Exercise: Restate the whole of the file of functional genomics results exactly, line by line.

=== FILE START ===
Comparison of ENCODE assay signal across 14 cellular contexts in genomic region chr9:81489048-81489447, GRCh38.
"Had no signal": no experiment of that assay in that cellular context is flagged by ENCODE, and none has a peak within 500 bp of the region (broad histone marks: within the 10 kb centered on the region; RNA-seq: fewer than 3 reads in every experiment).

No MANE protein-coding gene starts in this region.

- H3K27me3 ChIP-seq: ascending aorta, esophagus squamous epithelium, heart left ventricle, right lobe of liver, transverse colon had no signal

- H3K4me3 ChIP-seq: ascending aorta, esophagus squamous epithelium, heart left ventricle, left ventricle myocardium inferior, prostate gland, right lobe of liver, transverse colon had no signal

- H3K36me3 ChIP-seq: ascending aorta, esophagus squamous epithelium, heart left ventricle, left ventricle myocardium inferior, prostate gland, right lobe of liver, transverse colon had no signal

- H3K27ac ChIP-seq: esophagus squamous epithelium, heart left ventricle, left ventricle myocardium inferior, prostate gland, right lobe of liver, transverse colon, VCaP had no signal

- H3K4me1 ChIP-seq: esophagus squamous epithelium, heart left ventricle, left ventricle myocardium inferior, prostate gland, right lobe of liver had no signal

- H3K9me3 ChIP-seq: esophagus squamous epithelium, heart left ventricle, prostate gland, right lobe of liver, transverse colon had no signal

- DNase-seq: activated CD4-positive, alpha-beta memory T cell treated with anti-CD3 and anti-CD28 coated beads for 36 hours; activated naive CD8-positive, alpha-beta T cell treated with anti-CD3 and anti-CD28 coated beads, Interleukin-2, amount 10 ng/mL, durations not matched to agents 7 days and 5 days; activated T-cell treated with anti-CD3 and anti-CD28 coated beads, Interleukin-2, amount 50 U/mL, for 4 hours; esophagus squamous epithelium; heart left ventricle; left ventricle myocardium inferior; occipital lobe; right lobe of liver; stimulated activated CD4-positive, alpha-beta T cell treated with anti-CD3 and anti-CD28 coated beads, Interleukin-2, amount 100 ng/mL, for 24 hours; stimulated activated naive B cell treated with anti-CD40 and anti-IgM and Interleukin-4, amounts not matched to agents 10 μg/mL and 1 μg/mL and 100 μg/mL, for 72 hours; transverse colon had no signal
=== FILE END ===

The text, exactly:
Comparison of ENCODE assay signal across 14 cellular contexts in genomic region chr9:81489048-81489447, GRCh38.
"Had no signal": no experiment of that assay in that cellular context is flagged by ENCODE, and none has a peak within 500 bp of the region (broad histone marks: within the 10 kb centered on the region; RNA-seq: fewer than 3 reads in every experiment).

No MANE protein-coding gene starts in this region.

- H3K27me3 ChIP-seq: ascending aorta, esophagus squamous epithelium, heart left ventricle, right lobe of liver, transverse colon had no signal

- H3K4me3 ChIP-seq: ascending aorta, esophagus squamous epithelium, heart left ventricle, left ventricle myocardium inferior, prostate gland, right lobe of liver, transverse colon had no signal

- H3K36me3 ChIP-seq: ascending aorta, esophagus squamous epithelium, heart left ventricle, left ventricle myocardium inferior, prostate gland, right lobe of liver, transverse colon had no signal

- H3K27ac ChIP-seq: esophagus squamous epithelium, heart left ventricle, left ventricle myocardium inferior, prostate gland, right lobe of liver, transverse colon, VCaP had no signal

- H3K4me1 ChIP-seq: esophagus squamous epithelium, heart left ventricle, left ventricle myocardium inferior, prostate gland, right lobe of liver had no signal

- H3K9me3 ChIP-seq: esophagus squamous epithelium, heart left ventricle, prostate gland, right lobe of liver, transverse colon had no signal

- DNase-seq: activated CD4-positive, alpha-beta memory T cell treated with anti-CD3 and anti-CD28 coated beads for 36 hours; activated naive CD8-positive, alpha-beta T cell treated with anti-CD3 and anti-CD28 coated beads, Interleukin-2, amount 10 ng/mL, durations not matched to agents 7 days and 5 days; activated T-cell treated with anti-CD3 and anti-CD28 coated beads, Interleukin-2, amount 50 U/mL, for 4 hours; esophagus squamous epithelium; heart left ventricle; left ventricle myocardium inferior; occipital lobe; right lobe of liver; stimulated activated CD4-positive, alpha-beta T cell treated with anti-CD3 and anti-CD28 coated beads, Interleukin-2, amount 100 ng/mL, for 24 hours; stimulated activated naive B cell treated with anti-CD40 and anti-IgM and Interleukin-4, amounts not matched to agents 10 μg/mL and 1 μg/mL and 100 μg/mL, for 72 hours; transverse colon had no signal